As many of you know, January 19 was Robert E. Lee’s birthday. As it fell on a Sunday, you might well expect people to commemorate the event in proper fashion, and pay their respects to the most iconic figure of Confederate heritage.
For some other folks, however, it appears to have been just another day to stage a confrontation on video, complete with threats of lawsuits, so that they could post it on You Tube as soon as possible.
You guessed it … it’s Tripp Lewis, who in the absence of Susan Hathaway is now the most visible face of the Virginia Flaggers outside the chapel.
We hear a lot about threatened lawsuits, but as yet I’ve seen no record of one. Maybe the Flaggers are keeping it a secret. Maybe the Tripp Lewis Defense Fund needs replenishing. Hey … if Tripp wins everything the officer has, will he distribute the proceeds among his investors … ah … contributors and supporters? Seems to me they should be in for a cut of the proceeds.
I’m sure General Lee would have thought this was just the way he’d like his birthday celebrated.
Kevin Levin, who brought this video to my attention, offers his own take at Civil War Memory.
Note that the rest of the color guard was permitted inside of the chapel. Indeed, there’s no evidence that Norwood (Tripp’s real first name) was part of this group, which has performed at functions elsewhere.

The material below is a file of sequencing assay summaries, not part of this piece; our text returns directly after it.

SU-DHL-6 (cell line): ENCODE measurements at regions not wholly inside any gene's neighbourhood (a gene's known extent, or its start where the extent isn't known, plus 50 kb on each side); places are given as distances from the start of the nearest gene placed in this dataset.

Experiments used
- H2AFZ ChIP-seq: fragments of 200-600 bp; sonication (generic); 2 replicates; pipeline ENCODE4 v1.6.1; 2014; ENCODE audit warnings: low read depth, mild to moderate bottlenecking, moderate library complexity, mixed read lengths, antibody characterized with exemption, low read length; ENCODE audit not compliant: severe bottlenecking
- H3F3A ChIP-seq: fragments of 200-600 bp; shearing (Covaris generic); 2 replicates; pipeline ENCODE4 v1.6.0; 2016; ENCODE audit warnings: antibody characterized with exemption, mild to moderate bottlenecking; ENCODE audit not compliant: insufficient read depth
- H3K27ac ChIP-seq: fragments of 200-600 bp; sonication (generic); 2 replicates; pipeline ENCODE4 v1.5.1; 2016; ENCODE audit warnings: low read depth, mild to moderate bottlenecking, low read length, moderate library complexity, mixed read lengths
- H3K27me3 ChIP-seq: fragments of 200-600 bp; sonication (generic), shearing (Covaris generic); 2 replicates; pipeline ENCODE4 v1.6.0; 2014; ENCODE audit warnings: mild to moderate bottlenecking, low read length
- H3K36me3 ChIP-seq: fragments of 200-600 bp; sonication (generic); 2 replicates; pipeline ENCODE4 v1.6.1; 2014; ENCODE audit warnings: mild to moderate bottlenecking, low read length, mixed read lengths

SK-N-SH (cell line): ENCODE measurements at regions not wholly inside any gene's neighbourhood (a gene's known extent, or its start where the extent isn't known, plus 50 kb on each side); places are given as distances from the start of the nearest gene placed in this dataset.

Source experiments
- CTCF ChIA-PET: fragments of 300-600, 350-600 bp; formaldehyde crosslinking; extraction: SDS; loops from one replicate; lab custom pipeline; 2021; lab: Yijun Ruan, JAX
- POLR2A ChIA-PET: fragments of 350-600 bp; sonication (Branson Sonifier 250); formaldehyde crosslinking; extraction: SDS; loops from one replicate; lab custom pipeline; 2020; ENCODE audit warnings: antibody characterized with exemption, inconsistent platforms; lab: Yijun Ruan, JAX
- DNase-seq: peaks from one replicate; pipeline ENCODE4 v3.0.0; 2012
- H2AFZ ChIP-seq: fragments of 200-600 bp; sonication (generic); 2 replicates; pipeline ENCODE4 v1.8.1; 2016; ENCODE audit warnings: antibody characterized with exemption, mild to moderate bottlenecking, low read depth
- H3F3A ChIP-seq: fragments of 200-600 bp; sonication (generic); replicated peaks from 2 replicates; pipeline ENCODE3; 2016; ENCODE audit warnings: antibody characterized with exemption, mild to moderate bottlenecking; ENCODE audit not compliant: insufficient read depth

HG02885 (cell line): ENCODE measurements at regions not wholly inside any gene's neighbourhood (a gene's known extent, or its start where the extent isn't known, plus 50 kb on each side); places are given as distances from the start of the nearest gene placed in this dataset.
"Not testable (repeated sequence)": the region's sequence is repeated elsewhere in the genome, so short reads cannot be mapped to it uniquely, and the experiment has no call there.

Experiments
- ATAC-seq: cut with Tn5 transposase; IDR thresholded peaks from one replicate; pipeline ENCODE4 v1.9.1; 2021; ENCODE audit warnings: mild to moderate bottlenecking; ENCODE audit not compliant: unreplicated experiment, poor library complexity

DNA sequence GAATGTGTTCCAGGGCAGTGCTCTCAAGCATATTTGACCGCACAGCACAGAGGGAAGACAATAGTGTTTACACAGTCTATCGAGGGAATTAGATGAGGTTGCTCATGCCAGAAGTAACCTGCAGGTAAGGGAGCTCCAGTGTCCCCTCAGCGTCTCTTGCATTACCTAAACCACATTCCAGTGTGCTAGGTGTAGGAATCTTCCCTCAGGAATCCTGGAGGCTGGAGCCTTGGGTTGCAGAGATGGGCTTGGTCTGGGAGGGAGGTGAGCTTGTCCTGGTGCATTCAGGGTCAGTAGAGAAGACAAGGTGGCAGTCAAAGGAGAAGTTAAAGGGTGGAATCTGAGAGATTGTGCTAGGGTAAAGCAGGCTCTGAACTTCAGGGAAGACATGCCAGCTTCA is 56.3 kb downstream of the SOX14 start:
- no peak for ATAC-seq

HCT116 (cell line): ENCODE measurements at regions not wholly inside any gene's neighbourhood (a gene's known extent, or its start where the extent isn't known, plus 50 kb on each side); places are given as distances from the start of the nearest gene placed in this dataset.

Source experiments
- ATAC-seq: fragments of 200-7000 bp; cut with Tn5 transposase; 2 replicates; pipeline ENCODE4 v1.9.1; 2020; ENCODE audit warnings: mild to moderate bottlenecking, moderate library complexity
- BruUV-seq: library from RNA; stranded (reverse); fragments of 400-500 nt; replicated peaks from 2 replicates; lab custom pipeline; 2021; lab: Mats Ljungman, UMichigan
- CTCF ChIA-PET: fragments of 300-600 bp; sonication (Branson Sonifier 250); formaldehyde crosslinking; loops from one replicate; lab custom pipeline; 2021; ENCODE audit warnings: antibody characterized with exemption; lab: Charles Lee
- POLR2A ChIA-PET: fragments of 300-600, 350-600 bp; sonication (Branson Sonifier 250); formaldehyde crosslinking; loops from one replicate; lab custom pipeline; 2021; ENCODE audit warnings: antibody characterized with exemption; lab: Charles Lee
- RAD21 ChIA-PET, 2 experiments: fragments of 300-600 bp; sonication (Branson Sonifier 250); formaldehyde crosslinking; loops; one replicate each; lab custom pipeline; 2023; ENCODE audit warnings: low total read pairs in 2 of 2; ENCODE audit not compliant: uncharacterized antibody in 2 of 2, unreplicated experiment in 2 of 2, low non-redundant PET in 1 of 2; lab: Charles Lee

Now, some words of advice for the Flaggers:
First, learn how to spell Pelham. Here’s how the title of the You Tube video is rendered:
The same spelling is on the video itself, so it’s no mistake.
You would think that after years out walking the sidewalks by the building that you would know how to spell the name of a Confederate hero, but you don’t. Thank goodness Robert E. Lee is so simple to spell, although one day a Flagger may render it as Robert E. Lea.
Second, you might want to figure out how to hold your cell phone video cameras the right way so that we can see the events in the letterbox format that offers such a dramatic punch. Indeed, I don’t know why the defense fund does not invest in better video equipment. Maybe you want to make Tripp look taller.
Third, if you are going to pursue legal recourse against various people, then do so. Show us the evidence of filings. Folks are beginning to talk that this is nothing more than a sham protest designed to call attention to Tripp Lewis. Prove them wrong … or prove them right, I guess.
Fourth, vary your approach. You can’t afford to get boring, and these Lewis confrontations are starting to look all the same.
That said, at least Tripp is better at these sort of things than other folks. Not much action here, and rather poor video (with the camera held the wrong way):
Meanwhile, I guess we now have a strong contender for the 2014 edition of Confederate Heritage Follies.
PS: You may post this, David Grove.